Background: Decision makers in research, industry, policy and health-care settings are actively seeking robust sources of patient data to inform their practices. Patient registries are ideally positioned to capitalize on this growing interest by building high-impact source of patient information. Registries give patients a direct means to participate in the care continuum, leveraging their input and insights to focus priorities and improve outcomes. Definition: Patient registries are organized systems designed to directly involve patients in the collection of their disease data and engage the medical community in the analysis and use of this data to improve lung cancer patient care. By creating a centralized registry of robust, on-going data to which patients, health-care professionals, researchers, industry, and policy makers have open access, registries provide data-driven, longitudinal information to: • support and facilitate improved disease management and standard of care; • assess individual patients to help determine the best line(s) of treatment; • measure patient outcomes to assess the quality and efficacy of health care provided; • use aggregate data as a tool to find patterns (for example, by ethnicity, geographic location, sex, age, stage of diagnosis, treatment protocols, health care facility/clinic, etc.) that could better predict the medical future and lead to improved outcomes and quality of life for patients, both individually and as a group, over time. • eventually allow us to evaluate the clinical and cost effectiveness of different diagnostic tools, treatments, and services. Current Landscape: Launched in 2012, The Registry of Patient Registries run by the Agency for Healthcare Research and Quality[1] currently list over 3,100 registries on its site covering a wide variety of registry types, but with most being research or institution generated. According to the National Institutes of Health, “Registries can be used to recruit patients for clinical trials to learn about a particular disease or condition; to develop therapeutics or to learn about population behavior patterns and their association with disease development; developing research hypotheses; or for improving and monitoring the quality of health care.”[2] In more recent times we have seen a rise in the development of Patient Powered Registries which “are somewhat indistinguishable from traditional registries, with one exception: In patient-powered patient registries, patients and family members “power” the registry by managing or controlling the collection of the data, the research agenda for the data, and/or the translation and dissemination of the research from the data.[3] Like researcher-generated patient registries, there is no single complete listing or documented number of PPRs in the United States however one study of 201 disease advocacy organizations found that forty-five percent had supported a research registry or biobank.[4] With the definition, purpose and current landscape being covered, we can now look at how registries continue to evolve both to meet the most common concerns and to greatly impact a patient’s care and quality of life. Multiple data sources: By leveraging the power of digital technology many patient registries now supplement patient reported data with clinical data through integration with Electronic Heath Record (EHR) systems. This integration allows for the capture of additional data points and to verify patient reported data, specifically when the patient may be unsure of the answer. In addition, natural language processing now provides the capability to “pull” information from uploaded documents and reports such as CT scans, lab reports, x-rays, genomic tests. Having multiple data sources allows researchers to paint a more detailed picture of the patients within the registry and more accurately identify patterns and eventually interventions. Clinical trial matching functionality: As with the integration of EHR, digital technology is now facilitating clinical trial matching functionality directly into patient registries. This service now allows patients, based on the information provided to not only receive a list of potential matches, but even allows for direct communication to the investigators involved in the study. Building patient communities: Unlike research or institution generated studies, patient powered registries may serve as a tool for building connected patient communities particularly when matched with general social media platforms such as Facebook and LinkedIn or more specific patient communities such as Patients Like Me and Inspire. Because patient registries now ask participants to consent not only to sharing their data, but to be contacted by the provider, registries can quickly bring together patients from across the globe for a variety of purposes, including driving research into their specific disease. This is particularly important in lung cancer which we now know is not one disease, but a series of “rare diseases” based on genetic differentiation. Educating patients: Being able to communicate directly with patients not only helps facilitate the building of communities and clinical trial matching, it also allows the registry provider to disseminate customized, personalized education materials directly to the participant. Multiple studies have shown how access to such information improves not only quality of life, but satisfaction with care. Conclusion: Well-designed patient registries are based on the idea that to improve outcomes and quality of life, no silos within the care community should exist, collaboration is critical, and there must be open and shared access to all information. In addition, today’s registries should leverage technology to allow for multiple data sources, longitudinal data collection, two-way communication and clinical trial matching to better serve its participants. By putting these tools to work and providing accurate, digestible information in the hands of industry, health IT companies, physicians and other health care practitioners, registries will organize and engage the entire lung cancer community around the common goal of better care for patients. 1. 4. Landy D, Brinich M, Colten M, et al. How disease advocacy organizations participate in clinical research: A survey of genetic organizations. Genetics in Medicine. 2012;14(2):223–8.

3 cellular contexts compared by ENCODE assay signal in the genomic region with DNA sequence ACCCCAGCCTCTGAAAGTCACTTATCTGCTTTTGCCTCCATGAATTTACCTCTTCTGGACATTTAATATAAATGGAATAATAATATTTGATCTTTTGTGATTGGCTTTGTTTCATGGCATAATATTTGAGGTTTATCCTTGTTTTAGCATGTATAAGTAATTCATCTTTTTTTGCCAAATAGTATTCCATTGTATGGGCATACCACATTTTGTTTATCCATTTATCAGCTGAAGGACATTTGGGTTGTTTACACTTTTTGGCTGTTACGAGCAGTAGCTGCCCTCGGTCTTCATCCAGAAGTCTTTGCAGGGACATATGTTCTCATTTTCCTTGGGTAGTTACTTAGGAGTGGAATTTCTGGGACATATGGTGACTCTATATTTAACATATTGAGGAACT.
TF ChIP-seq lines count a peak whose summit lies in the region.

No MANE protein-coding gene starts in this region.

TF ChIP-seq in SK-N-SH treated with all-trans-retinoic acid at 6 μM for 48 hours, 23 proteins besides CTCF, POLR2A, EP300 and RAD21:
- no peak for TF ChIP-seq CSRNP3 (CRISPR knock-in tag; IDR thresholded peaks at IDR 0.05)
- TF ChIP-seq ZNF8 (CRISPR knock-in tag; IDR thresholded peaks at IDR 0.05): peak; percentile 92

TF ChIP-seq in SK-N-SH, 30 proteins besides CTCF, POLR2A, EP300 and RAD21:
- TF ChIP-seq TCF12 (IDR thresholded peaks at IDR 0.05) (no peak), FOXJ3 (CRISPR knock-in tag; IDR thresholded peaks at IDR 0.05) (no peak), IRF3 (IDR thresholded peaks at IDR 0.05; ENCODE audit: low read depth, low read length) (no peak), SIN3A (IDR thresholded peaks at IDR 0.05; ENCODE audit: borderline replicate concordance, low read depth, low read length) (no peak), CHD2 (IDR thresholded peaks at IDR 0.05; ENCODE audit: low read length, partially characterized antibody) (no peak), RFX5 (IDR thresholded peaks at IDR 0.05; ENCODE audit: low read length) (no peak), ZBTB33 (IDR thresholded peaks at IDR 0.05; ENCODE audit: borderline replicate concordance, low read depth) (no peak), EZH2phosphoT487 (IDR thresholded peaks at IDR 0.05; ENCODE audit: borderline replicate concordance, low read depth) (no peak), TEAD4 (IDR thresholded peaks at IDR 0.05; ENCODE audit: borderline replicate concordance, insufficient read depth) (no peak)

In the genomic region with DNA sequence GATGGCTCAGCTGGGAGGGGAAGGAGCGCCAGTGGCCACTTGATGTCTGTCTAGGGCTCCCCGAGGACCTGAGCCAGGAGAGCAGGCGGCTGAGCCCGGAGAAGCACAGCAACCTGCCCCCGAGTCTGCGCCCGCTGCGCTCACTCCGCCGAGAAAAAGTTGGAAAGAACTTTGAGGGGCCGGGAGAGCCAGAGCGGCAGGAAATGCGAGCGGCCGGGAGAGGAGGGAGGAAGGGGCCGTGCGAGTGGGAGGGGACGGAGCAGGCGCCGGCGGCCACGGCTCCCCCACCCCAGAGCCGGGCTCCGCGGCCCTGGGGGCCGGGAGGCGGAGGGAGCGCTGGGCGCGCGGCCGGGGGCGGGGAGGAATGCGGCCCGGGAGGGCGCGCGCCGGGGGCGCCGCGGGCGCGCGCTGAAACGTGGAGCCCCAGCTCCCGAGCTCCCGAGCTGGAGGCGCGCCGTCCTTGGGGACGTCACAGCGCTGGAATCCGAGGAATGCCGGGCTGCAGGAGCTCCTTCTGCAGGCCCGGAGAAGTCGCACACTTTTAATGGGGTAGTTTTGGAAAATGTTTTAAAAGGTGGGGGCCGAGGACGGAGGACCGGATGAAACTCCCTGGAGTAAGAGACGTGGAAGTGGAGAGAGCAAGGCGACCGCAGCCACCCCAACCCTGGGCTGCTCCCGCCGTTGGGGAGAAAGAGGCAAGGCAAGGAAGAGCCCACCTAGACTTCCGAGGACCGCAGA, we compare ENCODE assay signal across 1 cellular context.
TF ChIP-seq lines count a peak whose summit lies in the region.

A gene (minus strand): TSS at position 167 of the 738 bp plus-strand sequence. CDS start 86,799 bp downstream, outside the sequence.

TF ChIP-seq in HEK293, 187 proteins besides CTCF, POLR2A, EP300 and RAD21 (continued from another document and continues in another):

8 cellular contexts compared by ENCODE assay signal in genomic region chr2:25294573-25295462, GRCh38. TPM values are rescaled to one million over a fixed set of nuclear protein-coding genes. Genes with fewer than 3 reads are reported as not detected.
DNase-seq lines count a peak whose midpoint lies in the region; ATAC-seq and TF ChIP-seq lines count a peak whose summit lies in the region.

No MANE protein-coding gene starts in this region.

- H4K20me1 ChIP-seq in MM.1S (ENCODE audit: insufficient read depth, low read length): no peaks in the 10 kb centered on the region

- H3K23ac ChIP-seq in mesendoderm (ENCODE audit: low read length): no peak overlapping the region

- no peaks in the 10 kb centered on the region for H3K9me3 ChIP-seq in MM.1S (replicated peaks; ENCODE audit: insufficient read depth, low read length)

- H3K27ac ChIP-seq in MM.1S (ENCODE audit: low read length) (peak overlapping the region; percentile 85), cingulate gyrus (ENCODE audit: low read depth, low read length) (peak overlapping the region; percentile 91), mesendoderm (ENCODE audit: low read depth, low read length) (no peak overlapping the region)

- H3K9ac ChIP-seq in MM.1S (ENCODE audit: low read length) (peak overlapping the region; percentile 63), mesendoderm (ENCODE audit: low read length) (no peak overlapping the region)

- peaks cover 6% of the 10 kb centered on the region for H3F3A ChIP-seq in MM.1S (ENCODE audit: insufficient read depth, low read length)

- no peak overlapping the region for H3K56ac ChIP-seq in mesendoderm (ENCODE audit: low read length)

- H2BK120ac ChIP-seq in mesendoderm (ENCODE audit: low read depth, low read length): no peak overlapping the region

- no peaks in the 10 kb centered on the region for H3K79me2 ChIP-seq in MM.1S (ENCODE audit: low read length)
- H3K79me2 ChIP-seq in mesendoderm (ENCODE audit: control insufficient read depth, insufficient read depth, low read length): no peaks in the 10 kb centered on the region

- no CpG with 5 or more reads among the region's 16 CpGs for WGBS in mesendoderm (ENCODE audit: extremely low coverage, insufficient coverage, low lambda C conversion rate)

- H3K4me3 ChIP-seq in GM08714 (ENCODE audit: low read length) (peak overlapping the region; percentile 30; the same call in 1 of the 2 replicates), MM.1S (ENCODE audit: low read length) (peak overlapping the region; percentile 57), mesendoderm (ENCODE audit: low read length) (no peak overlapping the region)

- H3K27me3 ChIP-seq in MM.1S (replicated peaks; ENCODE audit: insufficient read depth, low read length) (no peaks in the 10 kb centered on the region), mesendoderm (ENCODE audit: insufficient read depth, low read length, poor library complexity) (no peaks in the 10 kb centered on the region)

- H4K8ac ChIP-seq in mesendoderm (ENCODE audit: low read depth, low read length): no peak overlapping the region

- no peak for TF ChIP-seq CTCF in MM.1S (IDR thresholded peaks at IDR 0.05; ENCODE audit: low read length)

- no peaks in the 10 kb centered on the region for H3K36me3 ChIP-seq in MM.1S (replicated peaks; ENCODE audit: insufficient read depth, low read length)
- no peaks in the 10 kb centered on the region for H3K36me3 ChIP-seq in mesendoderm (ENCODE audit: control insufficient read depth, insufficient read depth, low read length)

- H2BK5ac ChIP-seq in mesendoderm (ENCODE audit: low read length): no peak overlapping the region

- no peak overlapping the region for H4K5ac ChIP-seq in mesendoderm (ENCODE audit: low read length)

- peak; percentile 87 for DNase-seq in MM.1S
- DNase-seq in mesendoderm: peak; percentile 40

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      MS 27.04 - Approaches to Patient-Centric Clinical Trials: Sharing Challenges and Lessons Learned (ID 7772)